I talk about the topic of bravery reluctantly, in part because of the number of times people suggested that I was brave to teach in the Arctic for two years. The first handful of reader of this blog, those who stumble upon it through my posting of it on Facebook or Twitter will know more about my experience teaching in the Arctic and a few of them also have read my memoir of that time as well. During those two years I was regularly complimented for my apparently bravery in going there and it was something I regularly shrugged off, concluding that it was inappropriate to be considered brave for facing someone else's fears. Alternatively, it is inaccurate to be described as brave when doing something you had the equipment or clothing to do.
In many instances there were people who suggested that it was brave to merely brave the elements of the Arctic. However, the extreme weather gear that I had separated me from those elements quite easily and I confidently and comfortably made my walk to school in -40 temperatures or colder. As the daylight disappeared for a few months during the depths of winter, it was gradual. The darkness amounted to a prolonged period of daylight for a few hours a day without the bright sun appearing over the horizon and making itself known for a few months. Thanks to the gradual transition to that darkness the reaction to it was akin to a boiled frog - I essentially wasn't aware of what was happening and consequently did not react in fight or flight manner. I simply got up each day and worked through the physiological responses to the darkness because I did not know any better.
Despite the physical challenges from the climate and locale, the professional challenges that I faced in the classroom and the privations that came with not having a convenience store or a working bathroom nearby, none of these made me particularly brave. I have been reluctant to declare myself brave for any of those things. "Brave" is entirely the wrong word if we are going to talk about someone going 3-4 months without a toilet or 10 months without a television, especially when one had the choice to do otherwise.
There were threats during the time that I was in the community and the classroom there and I pondered them and weighed there significance as well as I could and in those cases, determined, undaunted or foolish might be better terms than brave.
My bravest moment may have been the one when I exposed my weaknesses or my vulnerability to my students. There was a moment in the classroom when I set aside all notions of authority in the classroom and stopped pretending that the curriculum that I was teaching them was somehow appropriate to their needs. Instead of trudging along through the curriculum confident that the Ministry of Education for the province of Quebec dictated to be as appropriate for my kids as it was for kids in Montreal, I stopped and asked the kids, "What do you want me to teach you?" - an admission that my charade as the authority who knew either a) exactly what they needed to learn or b) enough about education to come up with the ideal match for their lives and traditions without their input. I gave them input into what had to happen in their classroom and they promptly and seamlessly transitioned in a matter of seconds from "empty vessel" or "blank slate" to partner in defining what they needed and made profound contributions as soon as given the opportunity.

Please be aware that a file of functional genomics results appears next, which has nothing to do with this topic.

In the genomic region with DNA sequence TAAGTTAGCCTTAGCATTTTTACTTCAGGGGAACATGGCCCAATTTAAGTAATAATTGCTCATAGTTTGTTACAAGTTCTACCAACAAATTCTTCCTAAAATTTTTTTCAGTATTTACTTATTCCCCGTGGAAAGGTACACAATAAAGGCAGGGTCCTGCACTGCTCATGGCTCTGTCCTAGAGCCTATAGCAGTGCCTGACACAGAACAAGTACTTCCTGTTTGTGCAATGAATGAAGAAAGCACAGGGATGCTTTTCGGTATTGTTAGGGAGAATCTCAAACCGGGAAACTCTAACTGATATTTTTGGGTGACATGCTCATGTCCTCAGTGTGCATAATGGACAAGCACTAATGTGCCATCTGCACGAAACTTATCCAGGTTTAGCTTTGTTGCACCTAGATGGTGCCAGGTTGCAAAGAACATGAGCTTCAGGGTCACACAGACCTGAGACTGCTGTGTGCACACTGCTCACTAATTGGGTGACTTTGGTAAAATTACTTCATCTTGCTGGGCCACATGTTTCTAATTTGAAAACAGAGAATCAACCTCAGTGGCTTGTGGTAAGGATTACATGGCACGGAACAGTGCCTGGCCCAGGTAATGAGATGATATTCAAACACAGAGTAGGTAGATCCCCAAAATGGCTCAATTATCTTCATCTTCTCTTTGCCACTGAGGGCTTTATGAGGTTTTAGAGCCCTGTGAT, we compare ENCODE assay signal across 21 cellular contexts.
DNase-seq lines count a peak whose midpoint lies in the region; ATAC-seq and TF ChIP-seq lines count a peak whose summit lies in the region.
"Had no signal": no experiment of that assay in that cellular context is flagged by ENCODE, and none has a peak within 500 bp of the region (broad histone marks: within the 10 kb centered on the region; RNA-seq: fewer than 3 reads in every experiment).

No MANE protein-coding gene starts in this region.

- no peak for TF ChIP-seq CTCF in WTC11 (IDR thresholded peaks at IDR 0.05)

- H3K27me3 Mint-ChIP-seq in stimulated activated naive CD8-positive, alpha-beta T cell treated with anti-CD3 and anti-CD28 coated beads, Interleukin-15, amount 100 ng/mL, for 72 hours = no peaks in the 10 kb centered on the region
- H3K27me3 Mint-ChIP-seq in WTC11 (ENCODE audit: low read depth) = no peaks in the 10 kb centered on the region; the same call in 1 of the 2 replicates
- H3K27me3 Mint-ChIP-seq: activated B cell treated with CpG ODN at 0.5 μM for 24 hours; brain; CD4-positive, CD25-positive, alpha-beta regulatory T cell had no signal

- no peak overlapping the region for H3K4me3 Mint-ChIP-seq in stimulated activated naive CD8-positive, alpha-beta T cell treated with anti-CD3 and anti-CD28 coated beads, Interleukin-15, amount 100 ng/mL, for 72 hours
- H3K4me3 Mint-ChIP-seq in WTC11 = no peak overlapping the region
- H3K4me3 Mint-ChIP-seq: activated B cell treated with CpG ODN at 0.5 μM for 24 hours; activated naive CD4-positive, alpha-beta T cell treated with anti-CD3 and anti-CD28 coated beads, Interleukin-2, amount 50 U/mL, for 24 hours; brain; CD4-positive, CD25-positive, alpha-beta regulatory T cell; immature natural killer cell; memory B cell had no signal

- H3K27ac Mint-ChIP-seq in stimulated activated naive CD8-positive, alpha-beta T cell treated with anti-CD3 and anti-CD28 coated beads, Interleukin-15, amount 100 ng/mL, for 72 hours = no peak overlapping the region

I did not know what the outcome would have been when I asked that question or disclosed that I did not have all the answers, but the consequences were remarkable and beautiful. And they resulted from me simply disclosing what I was not capable of figuring out for myself.
Friday, January 23, 2015
Monday, January 19, 2015
The discussion of free speech that has opened up since the attack on the offices of Charlie Hebdo in Paris has not given much airing to the notion of responsibility when exercising free speech. The most biting and effective satire has been thought-provoking and informed or guided by intentionality. With the cartoons in the Charlie Hebdo and perhaps the cartoons in a Danish publication in 2006 there may have been provocation, but not of thought.
The finest satire, even that targeted at religion, is informed by insights and a desire to make useful, constructive observations that are intended to amuse, provoke and critique. Sacred cows are not spared and should not be, but the problem with the cartoons is that they seem to exercise the desire and opportunity to offend rather than to give people something to talk about.
Apart from the known and established umbrage that Muslims take upon the attempt to illustrate the prophet Muhammed the cartoonists offer no insights or demonstrate the knowledge required to offer the depth and precision of satire that comes from a perspective of communicating criticism. In the cases of the cartoons that have been at the center of the controversy there is little constructive criticism. Instead, the cartoons - apart from giving a poke in the eye to Muslims - demonstrate little insight about the Muslim faith or its foibles. There is just the type of blatant stereotyping that we have collectively opposed for other groups.
The best satire is informed and while there may be a temptation among partisans to deny the truth which is often at its heart, it is still going to tap into a fountain of truth that will be begrudgingly acknowledged. If the Muslim faith is going to be satirized as effectively as other faiths, ideologies or obsessions that it needs to be founded on a body of knowledge. For all the navel-gazing on the topic of free speech that has emerged since the attack on Charlie Hebdo in Paris, there ought to be a consideration of what is being discussed, who is discussing it, whether or not they have any skin in the game and if they know what they are actually talking about.